Hospitality Tea with Mary Anne at Fanar
I'd passed her desk three times - as I skipped from administrative offices, to the bathroom, to class, to offices. Hurry, hurry, rush, rush. "Salaam alaykum!" I said. Peace be with you.
"Wo alaykum salaam," she said. And with you, peace. She was covered from head to toe with a dark veil over her face. She held out a hand as if to say, Stop, wait.
I am fluent in Arabic - as long as dialogue is limited to:
Hi. How are you? I am good. How do you say (English word)? Where are you from? Where is the bathroom? Do you have it in red/black? How much? That's expensive! I'm married. My husband works (here/there/Heart of Doha). I love you/him/her/them/it. Yes/no/maybe. Wow, that's a lot of cars/traffic!
I can also say:
- "where" in Qatari, Egyptian and classical Arabic (wayn-fayn-ayna?)
- please/thank you/excuse me/I don't understand
- no problem/whatever
I can greet a man or a woman in Qatari dialect (Shlonich? Shlonak?). And, while I don't always remember the exact, proper response, I am ready to reply "things are good" (the only acceptable answer to "how are you?") in a variety of ways: bikheer/tammam/alhumduilallah/kwayiss.
Of course, my fluency is enhanced when the person I'm talking to: a) confines conversation to words I already understand; b) doesn't speak Arabic; c) doesn't respond.
"The Arabic language is beautiful and easy."
- Fanar Arabic book, level three, pg. 45
But that's just the spoken language. Written Arabic is another thing altogether.
Subject, predicate, noun, verb, object - these are concepts that translate into English (sort of). Rufa', mansoob, majroor, majzoom, moodahf wo moodahf ilee - these ideas are harder to reconcile with my current knowledge-on-tap. Plus, in Arabic, there are words that change depending upon where they appear in the sentence (ma'raab) and those than keep the same form (mabnee) "no matter what." There are singular, plural and dual tenses for - literally, it seems - everything; male and female adjective endings and those circle and dash-like symbols that appear above and below words.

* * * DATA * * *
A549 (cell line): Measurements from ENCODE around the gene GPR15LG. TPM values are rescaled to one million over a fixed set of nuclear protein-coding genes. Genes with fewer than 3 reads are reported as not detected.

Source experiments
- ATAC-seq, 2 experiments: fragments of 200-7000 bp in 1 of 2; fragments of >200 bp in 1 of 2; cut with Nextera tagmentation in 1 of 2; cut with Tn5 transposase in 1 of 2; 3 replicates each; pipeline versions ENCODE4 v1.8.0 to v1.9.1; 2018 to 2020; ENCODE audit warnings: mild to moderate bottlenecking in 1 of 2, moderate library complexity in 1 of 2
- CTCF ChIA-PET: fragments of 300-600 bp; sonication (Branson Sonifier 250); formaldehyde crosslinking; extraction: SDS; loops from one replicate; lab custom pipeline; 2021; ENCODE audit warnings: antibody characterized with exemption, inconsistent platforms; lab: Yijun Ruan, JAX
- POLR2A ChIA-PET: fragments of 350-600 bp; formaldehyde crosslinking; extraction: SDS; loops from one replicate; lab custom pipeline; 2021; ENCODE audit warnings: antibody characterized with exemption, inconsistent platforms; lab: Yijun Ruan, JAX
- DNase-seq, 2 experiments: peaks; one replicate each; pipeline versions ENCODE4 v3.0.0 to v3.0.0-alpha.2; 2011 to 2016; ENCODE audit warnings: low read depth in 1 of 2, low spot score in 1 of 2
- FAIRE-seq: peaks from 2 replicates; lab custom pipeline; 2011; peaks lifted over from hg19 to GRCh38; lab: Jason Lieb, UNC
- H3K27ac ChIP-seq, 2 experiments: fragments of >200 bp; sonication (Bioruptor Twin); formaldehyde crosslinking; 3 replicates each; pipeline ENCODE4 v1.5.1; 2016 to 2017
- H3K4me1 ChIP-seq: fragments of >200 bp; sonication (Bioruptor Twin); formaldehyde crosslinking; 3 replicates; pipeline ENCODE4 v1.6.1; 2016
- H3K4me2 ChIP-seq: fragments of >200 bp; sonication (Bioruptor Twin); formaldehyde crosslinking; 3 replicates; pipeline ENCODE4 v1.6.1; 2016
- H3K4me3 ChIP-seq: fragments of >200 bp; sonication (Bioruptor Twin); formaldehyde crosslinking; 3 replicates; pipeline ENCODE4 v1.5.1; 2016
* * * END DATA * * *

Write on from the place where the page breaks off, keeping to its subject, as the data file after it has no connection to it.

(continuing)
Yeah, those little marks mean something. Sometimes they mean everything.
Qatar's national language is Arabic but given the distorted expat to homeboy/girl ratio, English is more widely spoken. This means that studying Arabic in Qatar today is much like attempting to learn Arabic in, say, New York, Kansas City or Sweden.
I speak Arabic for approximately two hours, twice a week. In my class - which is conducted in Arabic. And at Fanar - where kind ladies from a variety of places pause in the midst of their busy workday to wait patiently for the puddle in my head to form and output something response-worthy. Every now and then I get it right. But most days these wise, wonderful, patient women earn extra points toward heavenly rewards thanks to two hours, twice a week of, well…me.
The woman grasped my hand, pulled me close. She flipped the veil over the back of her head. "Anti heloo," she said. You're sweet. She smiled. "But you must relax, slow down, sit." She patted the chair beside her. "Drink tea. The language, it will come."
To pause the clock for tea while there are questions to ask, books to read, places to go, things to do, language to learn? This is a lesson too: in patience, tolerance, culture, understanding…and, it seems, Arabic.
You must feel the language.
- Arabic teacher